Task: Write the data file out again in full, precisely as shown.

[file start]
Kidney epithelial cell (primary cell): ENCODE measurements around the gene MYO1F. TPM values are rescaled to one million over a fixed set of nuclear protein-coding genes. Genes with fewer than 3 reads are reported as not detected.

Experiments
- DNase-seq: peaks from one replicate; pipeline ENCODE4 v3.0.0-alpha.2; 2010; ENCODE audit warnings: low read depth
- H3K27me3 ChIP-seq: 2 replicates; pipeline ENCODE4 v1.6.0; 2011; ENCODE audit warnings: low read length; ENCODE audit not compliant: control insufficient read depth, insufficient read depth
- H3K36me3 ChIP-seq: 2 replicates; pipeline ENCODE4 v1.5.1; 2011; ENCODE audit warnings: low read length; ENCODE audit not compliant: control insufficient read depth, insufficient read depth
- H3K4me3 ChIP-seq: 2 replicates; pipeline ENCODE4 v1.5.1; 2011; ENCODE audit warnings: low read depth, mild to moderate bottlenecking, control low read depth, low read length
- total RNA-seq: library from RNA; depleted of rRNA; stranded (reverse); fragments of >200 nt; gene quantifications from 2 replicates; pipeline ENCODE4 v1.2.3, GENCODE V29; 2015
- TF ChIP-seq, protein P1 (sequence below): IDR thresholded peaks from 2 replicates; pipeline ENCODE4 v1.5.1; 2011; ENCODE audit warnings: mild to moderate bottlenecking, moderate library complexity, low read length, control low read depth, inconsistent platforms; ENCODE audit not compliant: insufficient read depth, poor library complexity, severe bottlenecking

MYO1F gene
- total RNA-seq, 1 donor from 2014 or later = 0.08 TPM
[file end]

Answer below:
Kidney epithelial cell (primary cell): ENCODE measurements around the gene MYO1F. TPM values are rescaled to one million over a fixed set of nuclear protein-coding genes. Genes with fewer than 3 reads are reported as not detected.

Experiments
- DNase-seq: peaks from one replicate; pipeline ENCODE4 v3.0.0-alpha.2; 2010; ENCODE audit warnings: low read depth
- H3K27me3 ChIP-seq: 2 replicates; pipeline ENCODE4 v1.6.0; 2011; ENCODE audit warnings: low read length; ENCODE audit not compliant: control insufficient read depth, insufficient read depth
- H3K36me3 ChIP-seq: 2 replicates; pipeline ENCODE4 v1.5.1; 2011; ENCODE audit warnings: low read length; ENCODE audit not compliant: control insufficient read depth, insufficient read depth
- H3K4me3 ChIP-seq: 2 replicates; pipeline ENCODE4 v1.5.1; 2011; ENCODE audit warnings: low read depth, mild to moderate bottlenecking, control low read depth, low read length
- total RNA-seq: library from RNA; depleted of rRNA; stranded (reverse); fragments of >200 nt; gene quantifications from 2 replicates; pipeline ENCODE4 v1.2.3, GENCODE V29; 2015
- TF ChIP-seq, protein P1 (sequence below): IDR thresholded peaks from 2 replicates; pipeline ENCODE4 v1.5.1; 2011; ENCODE audit warnings: mild to moderate bottlenecking, moderate library complexity, low read length, control low read depth, inconsistent platforms; ENCODE audit not compliant: insufficient read depth, poor library complexity, severe bottlenecking

MYO1F gene
- total RNA-seq, 1 donor from 2014 or later = 0.08 TPM